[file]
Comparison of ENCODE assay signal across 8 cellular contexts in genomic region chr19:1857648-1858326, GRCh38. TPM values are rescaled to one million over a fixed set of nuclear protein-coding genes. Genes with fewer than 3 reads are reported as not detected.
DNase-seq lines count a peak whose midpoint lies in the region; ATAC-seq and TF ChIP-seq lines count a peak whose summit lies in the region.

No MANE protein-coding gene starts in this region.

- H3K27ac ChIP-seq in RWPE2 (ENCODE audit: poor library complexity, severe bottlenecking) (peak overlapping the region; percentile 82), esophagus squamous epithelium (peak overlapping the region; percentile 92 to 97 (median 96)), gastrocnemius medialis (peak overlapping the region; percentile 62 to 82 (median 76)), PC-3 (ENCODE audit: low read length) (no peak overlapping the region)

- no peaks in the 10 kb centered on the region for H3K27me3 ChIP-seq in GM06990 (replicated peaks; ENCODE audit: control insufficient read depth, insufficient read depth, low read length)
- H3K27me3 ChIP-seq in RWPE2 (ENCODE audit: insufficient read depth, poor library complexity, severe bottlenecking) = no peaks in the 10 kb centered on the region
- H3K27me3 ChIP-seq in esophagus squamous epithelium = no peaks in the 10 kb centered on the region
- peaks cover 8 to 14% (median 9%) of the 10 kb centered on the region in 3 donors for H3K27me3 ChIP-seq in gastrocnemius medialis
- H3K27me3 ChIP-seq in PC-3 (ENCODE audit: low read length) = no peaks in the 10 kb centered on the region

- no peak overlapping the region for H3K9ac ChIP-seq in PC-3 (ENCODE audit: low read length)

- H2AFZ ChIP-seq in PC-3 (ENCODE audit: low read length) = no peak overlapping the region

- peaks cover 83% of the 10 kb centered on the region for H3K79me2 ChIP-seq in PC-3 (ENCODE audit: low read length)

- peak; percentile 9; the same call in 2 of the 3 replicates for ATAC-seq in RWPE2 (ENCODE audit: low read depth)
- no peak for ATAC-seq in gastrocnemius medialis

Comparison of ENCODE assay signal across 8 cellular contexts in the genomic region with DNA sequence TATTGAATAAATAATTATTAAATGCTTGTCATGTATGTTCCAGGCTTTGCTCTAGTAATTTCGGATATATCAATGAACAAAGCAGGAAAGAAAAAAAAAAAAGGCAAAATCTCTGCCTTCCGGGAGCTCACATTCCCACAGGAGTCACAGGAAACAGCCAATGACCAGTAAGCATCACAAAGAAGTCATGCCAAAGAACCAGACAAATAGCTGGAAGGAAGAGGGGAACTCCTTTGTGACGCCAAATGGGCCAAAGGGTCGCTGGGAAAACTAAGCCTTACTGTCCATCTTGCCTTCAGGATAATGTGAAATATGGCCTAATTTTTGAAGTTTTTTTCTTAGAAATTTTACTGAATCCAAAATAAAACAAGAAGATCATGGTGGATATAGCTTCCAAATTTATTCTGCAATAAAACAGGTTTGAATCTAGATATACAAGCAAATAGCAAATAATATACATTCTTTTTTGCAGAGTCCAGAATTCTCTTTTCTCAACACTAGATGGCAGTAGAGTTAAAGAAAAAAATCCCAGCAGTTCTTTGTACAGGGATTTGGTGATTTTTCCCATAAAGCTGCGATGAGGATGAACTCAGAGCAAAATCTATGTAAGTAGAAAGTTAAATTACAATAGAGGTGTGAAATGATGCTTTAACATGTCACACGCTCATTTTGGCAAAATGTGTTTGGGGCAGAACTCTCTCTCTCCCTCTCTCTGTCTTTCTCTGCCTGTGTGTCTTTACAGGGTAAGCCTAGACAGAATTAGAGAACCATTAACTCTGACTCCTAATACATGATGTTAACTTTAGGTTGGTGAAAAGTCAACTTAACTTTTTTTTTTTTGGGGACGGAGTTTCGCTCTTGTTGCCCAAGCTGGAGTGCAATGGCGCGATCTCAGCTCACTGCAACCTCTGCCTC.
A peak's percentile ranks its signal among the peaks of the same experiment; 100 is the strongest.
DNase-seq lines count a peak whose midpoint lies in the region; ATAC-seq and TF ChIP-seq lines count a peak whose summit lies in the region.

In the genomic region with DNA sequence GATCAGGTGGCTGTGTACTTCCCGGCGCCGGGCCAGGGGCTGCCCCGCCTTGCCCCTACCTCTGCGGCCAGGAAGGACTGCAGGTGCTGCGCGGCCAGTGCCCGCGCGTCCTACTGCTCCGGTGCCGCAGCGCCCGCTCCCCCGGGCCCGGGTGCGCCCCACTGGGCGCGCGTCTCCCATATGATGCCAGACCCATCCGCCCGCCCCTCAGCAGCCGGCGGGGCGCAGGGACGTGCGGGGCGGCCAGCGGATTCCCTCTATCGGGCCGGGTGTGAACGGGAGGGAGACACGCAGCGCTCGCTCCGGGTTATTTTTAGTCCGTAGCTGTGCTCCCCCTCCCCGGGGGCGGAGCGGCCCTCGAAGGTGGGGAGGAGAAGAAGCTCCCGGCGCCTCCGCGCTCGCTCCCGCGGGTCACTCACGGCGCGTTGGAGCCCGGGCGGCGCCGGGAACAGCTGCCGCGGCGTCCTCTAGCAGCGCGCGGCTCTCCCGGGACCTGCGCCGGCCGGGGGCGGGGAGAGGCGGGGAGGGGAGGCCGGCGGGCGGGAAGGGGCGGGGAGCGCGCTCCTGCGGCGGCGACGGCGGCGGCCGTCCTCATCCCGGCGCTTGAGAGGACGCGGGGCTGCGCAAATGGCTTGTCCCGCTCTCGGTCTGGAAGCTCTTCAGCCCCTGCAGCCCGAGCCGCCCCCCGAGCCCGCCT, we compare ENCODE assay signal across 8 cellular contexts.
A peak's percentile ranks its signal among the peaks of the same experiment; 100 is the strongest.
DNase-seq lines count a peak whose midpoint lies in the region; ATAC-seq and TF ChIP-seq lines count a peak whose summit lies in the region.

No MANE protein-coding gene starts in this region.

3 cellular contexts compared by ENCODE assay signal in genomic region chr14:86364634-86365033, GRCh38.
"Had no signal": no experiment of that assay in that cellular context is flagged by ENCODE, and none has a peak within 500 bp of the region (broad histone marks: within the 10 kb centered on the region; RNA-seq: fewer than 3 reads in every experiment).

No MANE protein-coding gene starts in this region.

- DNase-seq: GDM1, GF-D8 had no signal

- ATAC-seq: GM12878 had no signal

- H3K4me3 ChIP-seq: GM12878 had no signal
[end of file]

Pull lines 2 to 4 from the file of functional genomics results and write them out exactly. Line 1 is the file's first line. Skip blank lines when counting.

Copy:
DNase-seq lines count a peak whose midpoint lies in the region; ATAC-seq and TF ChIP-seq lines count a peak whose summit lies in the region.

No MANE protein-coding gene starts in this region.

- H3K27ac ChIP-seq in RWPE2 (ENCODE audit: poor library complexity, severe bottlenecking) (peak overlapping the region; percentile 82), esophagus squamous epithelium (peak overlapping the region; percentile 92 to 97 (median 96)), gastrocnemius medialis (peak overlapping the region; percentile 62 to 82 (median 76)), PC-3 (ENCODE audit: low read length) (no peak overlapping the region)